Indoor track running: what you need to know
Running on an indoor track is slightly different from an outdoor one, but how?
If you’ve ever run on an indoor track before chances are you noticed a slight difference to outdoor track running. You see, indoor track running is actually slower as the track is smaller, resulting in tighter turns and more laps to cover to reach your desired distance. A standard indoor track is 200m, half the size of a 400m outdoor track, however, these are sized dependant on the ground space available.
What are the benefits of indoor track running?
While the benefits are certainly few, especially compared to an outdoor track, there are still some benefits to reap from indoor track running:
- Increased mental toughness during training
- No wind resistance
- Can train in optimal conditions during the winter months
1. Increased mental toughness during training
As the track is shorter in distance than your standard outdoor track, this means you’re going to be running to or even more than double the number of laps to reach your required distance. For example, 25 laps on a 400m track would equal 10km whereas running on an indoor track would require 50 laps. While the distance is still the same, there are more turns which are also sharper slowing runners down.
However, if you use indoor track running during training, whether during the winter or year-round this will actually help build mental toughness. Quite clearly this is because you’re going through a period of monotonous laps. If you are able to zone out while mentally breaking up the number of laps left, you may be greater prepared mentally for your next indoor track race.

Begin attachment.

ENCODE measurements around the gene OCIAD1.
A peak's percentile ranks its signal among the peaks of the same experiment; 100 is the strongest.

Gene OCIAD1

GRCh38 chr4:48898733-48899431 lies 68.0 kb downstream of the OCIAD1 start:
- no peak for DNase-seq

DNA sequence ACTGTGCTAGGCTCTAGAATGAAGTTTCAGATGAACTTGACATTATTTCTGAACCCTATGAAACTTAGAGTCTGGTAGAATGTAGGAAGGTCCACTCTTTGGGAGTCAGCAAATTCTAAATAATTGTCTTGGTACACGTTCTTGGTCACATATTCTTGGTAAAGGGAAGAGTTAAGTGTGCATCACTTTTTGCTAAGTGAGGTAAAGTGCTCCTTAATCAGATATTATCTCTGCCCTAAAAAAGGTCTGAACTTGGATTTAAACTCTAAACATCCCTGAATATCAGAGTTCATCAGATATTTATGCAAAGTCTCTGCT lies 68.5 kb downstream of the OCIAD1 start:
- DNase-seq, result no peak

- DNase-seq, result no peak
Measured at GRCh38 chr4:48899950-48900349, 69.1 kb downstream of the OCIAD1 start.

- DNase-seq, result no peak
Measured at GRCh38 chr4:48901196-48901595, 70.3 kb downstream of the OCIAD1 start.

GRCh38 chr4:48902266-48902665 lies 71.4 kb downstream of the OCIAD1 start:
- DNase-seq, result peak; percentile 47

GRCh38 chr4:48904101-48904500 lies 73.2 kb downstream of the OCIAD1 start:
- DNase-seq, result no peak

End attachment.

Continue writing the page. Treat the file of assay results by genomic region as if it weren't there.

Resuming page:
2. No wind resistance
As well as the ability to increase your mental toughness during training, running on an indoor track means there is no wind resistance. Running on an outdoor track, especially during the winter months can be particularly challenging and uncomfortable – as many of you will have experienced.
While you can’t change the race venue between an indoor track and outdoor track, you can choose to train on an indoor track once the wind picks up or the weather takes over. This is an excellent way to get in a controlled training session regardless of the weather.
3. Can train in optimal conditions during the winter months
As briefly touched upon, indoor track running allows you to train in optimal conditions during the winter months. This is especially useful if logging and comparing your running times week by week or session by session. If the weather were to interfere, say on an outdoor track this would be particularly difficult to accurately compare times. Instead, opting for an indoor track guarantees the conditions to be the exact same each time – just watch out for any other runners and stick to the inside line if possible.
What are the downsides to indoor track running?
There are a handful of downsides to running on an indoor track as opposed to outdoors, however, some are more opinion-based than others:
- It’s boring
- You might miss nature and or running outside
- Sharper turns and more laps
1. Indoor track running is boring…
Yep, you probably guessed it and more likely than not also experienced it. It’s similar to running on a treadmill, it gets pretty stale pretty quickly. This shouldn’t be too much of a problem if heavily focused on the session or if you’re not logging miles and miles on the track.
Nonetheless, one way to break down running indoors and to make it slightly more enjoyable is to perform your warmup and cooldown outside, if possible. While this may drop your body temperature slightly more compared to running indoors, it may result in you actually sticking the session out… especially if you get bored easily.